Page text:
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ThedailyprecipitationdatausedinthisdissertationwaspublishedforBrazil,Venezuela,northArgentina,Paraguay,Uruguay,SurinameandFrenchGuianafrom1940-2004byLiebmannandAllured[109].Thedatawaspresentedin2:50griddedeldswhichwereconstructedusingdailyprecipitationtotalsfrom7900stations.Thedailyprecipitationateachpointona2:50gridwascalculatedbyaveragingdailyprecipitationfromallstationswithinaradiusof1:8750ofthepoint.Thecompletedescriptionofthisdatasetsisgivenin[109].Thespatialvariabilityisinvestigatedfor65yearsfrom1940-2004wherethepercentageofdatapointsavailablefortheanalysisateachgridpointisshowninFigure32a.Weanalyzeallthosegridpointshaving14ormoreyearsofdata.Forthespatialvariabilityfrom1940-2004,223gridpointsareanalyzedsincetheyhave14ormoreyearsofdata.Weinvestigatetemporalvariabilityfor40yearsfrom1965-2004byconsidering25-yearmovingwindow,i.e.,1965-1989,1966-1990,:::,1980-2004,whichgenerates16values.Figure32bshowsthemeanpercentageofdatapoints,i.e.,meanof16percentagesofdatafor16windowsfrom1965-2004,availablefortheanalysisateachgridpoint.Atotalof216gridpointsareanalyzedforthetemporalvariabilitysincetheyhavemeanpercentagevaluesof56%ormorewhichisequivalentto14ormoreyearsofdataoutof25years.5.2.2Methodology5.2.2.1Poisson-GPmodel Letx1;:::;xnbeasequenceofIIDmeasurements.Anextremeeventxisdenedwhenitexceedsathresholdu.Ifx(1);:::;x(k)arethekexceedancesoverthresholdu,thenthresholdexcessesaredenedasyi=x(i)u,fori=1;:::;k.Ify1;:::;ykisanindependentsequenceofarandomvariable,thedistributionofthesethresholdexcessescanbeapproximatedbyamemberoftheGPfamily[110].The86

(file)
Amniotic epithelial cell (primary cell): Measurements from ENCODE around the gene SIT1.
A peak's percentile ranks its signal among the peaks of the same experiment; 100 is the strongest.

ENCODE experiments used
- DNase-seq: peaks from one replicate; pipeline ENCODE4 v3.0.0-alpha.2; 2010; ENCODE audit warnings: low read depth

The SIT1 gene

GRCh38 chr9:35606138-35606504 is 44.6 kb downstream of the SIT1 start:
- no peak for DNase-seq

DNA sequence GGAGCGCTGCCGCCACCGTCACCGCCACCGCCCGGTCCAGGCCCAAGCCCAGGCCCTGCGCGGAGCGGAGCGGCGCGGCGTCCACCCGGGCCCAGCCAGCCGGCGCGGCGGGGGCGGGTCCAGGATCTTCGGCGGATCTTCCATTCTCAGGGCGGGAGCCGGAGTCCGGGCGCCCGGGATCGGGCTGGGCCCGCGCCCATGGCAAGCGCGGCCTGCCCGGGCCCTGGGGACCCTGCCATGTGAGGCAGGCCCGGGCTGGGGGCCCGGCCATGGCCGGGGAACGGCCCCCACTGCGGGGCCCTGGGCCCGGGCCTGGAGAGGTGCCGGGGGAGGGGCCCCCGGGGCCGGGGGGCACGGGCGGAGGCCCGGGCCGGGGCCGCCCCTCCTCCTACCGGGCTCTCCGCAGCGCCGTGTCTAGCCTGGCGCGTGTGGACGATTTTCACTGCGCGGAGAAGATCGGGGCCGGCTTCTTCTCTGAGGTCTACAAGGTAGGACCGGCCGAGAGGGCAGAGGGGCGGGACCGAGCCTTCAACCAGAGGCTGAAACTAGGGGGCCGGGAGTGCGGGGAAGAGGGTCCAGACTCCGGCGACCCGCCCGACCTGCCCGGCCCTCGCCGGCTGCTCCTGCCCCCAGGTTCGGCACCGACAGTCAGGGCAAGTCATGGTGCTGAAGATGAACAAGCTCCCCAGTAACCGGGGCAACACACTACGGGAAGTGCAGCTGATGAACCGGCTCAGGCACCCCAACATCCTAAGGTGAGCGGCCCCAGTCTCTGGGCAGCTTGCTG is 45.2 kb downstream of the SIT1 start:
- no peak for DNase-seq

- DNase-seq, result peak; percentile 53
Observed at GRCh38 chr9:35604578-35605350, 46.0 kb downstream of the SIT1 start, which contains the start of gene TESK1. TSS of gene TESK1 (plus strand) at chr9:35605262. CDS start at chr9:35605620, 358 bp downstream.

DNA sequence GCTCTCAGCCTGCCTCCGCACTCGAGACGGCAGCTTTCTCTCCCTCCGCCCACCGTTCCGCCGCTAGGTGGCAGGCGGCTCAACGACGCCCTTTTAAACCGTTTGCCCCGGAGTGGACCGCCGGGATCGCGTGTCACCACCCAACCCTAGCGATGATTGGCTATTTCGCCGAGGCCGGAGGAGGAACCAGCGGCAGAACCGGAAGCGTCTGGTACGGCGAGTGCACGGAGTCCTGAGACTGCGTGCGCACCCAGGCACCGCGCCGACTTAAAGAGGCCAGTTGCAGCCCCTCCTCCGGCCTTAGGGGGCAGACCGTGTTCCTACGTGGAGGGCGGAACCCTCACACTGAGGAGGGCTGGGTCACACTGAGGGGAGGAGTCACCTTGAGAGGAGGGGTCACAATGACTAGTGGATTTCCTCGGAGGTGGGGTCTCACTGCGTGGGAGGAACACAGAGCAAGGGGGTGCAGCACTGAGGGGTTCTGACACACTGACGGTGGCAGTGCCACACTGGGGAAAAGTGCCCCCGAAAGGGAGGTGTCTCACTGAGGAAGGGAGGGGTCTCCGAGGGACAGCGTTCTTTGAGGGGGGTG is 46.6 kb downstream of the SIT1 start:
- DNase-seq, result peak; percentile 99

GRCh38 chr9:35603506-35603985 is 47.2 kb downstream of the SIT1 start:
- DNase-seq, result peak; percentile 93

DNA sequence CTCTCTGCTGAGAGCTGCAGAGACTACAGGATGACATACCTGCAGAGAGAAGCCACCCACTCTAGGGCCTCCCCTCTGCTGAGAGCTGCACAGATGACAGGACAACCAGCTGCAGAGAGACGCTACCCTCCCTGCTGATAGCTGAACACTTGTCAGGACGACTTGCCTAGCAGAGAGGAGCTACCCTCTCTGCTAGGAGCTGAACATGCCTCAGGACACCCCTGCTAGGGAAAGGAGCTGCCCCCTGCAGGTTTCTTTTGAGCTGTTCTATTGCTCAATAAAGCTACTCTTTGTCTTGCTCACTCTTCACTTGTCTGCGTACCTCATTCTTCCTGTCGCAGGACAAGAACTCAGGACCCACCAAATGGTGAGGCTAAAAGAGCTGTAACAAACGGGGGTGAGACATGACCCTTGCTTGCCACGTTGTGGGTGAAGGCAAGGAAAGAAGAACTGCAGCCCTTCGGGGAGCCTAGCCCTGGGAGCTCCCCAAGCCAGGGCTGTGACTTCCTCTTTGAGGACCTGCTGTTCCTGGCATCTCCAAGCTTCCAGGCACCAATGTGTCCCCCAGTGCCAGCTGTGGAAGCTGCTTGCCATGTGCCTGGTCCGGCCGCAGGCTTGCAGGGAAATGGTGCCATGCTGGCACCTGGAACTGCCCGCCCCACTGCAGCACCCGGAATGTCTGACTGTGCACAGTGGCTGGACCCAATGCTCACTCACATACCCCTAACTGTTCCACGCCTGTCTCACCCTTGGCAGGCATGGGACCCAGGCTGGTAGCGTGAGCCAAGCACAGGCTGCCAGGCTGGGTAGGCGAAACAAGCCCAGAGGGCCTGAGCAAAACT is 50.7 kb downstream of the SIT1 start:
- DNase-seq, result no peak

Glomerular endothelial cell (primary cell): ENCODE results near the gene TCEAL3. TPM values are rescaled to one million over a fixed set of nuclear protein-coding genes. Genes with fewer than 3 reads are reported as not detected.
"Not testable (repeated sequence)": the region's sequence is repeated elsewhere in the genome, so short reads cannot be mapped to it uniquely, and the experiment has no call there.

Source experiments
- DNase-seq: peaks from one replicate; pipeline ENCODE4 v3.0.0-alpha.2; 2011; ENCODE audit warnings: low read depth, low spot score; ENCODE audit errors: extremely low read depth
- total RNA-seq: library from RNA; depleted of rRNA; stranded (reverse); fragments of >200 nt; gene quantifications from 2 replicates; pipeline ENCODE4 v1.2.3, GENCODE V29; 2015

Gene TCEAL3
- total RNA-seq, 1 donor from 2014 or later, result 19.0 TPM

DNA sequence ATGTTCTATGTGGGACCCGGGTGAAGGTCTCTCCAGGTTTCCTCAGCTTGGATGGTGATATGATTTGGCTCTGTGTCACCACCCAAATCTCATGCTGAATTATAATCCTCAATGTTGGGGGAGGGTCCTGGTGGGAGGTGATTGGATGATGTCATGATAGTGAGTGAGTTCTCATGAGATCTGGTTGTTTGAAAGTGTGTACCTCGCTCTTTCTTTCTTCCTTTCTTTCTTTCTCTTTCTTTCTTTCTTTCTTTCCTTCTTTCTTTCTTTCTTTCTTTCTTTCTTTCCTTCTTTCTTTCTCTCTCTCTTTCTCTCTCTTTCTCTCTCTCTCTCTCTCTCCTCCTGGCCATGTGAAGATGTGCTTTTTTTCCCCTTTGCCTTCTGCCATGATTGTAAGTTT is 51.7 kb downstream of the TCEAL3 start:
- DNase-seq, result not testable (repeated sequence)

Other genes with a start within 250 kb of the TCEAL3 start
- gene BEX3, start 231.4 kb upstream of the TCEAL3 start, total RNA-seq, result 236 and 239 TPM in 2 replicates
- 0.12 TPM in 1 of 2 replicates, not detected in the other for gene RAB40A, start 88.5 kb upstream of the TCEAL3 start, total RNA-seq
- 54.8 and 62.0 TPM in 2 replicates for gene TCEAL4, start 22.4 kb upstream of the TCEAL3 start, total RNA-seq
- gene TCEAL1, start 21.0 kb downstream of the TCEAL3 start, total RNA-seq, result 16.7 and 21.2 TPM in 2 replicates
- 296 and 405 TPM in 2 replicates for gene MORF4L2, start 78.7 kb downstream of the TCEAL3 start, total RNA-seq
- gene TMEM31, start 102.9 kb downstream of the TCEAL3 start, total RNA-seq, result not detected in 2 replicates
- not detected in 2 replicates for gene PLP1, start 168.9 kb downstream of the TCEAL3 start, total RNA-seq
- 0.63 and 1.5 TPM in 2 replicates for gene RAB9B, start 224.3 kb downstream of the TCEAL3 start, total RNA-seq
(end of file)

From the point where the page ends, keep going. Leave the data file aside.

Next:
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wherey>0;>0isascaleparameter;and<<1isashapeparameter.TheshapeparameterisimportanttounderstandthequalitativebehavioroftheGPdistribution.TheGPdistributionhasanupperboundfor<0(alsocalledboundeddistribution)whereasitisunboundedfor=0(alsocalledlight-taileddistribution)andhasnoupperlimitfor>0(alsocalledheavy-taileddistribution)[41].TheparametersandoftheGPdistributionareestimatedbymaximizingthelog-likelihoodfunctionsincemaximumlikelihoodestimationassignsthehighestprobabilitytotheobserveddatabyadoptingthemodelwiththegreatestlikelihoodoutofallthemodelsunderconsideration[110].Thelog-likelihoodfunctionfortheGPdistributiondenedinEquation31isgivenasl;=8><>:klog()(1+1=)Pki=1log(ci);ci>0klog()1 whereci=(1+yi=)[110].TheGPmodelscanbeeasilyinterpretedusingextremeupperquantilesorreturnlevels.Inhydrology,thereturnlevelisgenerallydenedonanannualscale,e.g.,forareturnperiodN,N-yearreturnlevelisdenedasthelevelexpectedtobeexceededonceineveryNyears,orhavinganexceedanceprobabilityof1=Ninanygivenyear.N-yearreturnlevelcanbeobtainedbyinvertingEquation31asF1;=RLN=8><>:u+ [(Nnyu)1];6=0u+log(Nnyu);=0(33) whereuandnyarethethresholdandnumberofobservationsinayear,respectively;andu=k=nistheprobabilityofanindividualobservationexceedingu[110]. TheGPdistributionisalimitingdistributionofexcessesoveralargethreshold,thereforethechoiceofthresholdcanbecritical.Ifathresholdislow,itislikelytoviolatetheasymptoticbasisofthemodelleadingtobiasinestimationandextrapolationwhereasahighthresholdwillresultinsmallnumberofexceedancesformodelestimationleadingtolargeestimationvariance[110].Twomethodsforthresholdselection,whichprovideareasonableapproximationtothedistributionofthresholdexcesses,areavailable:(a)ndathresholdu0fromthemeanresidualplot,whichisaplotbetweenmeanofexcessesandthresholdu,abovewhichthe87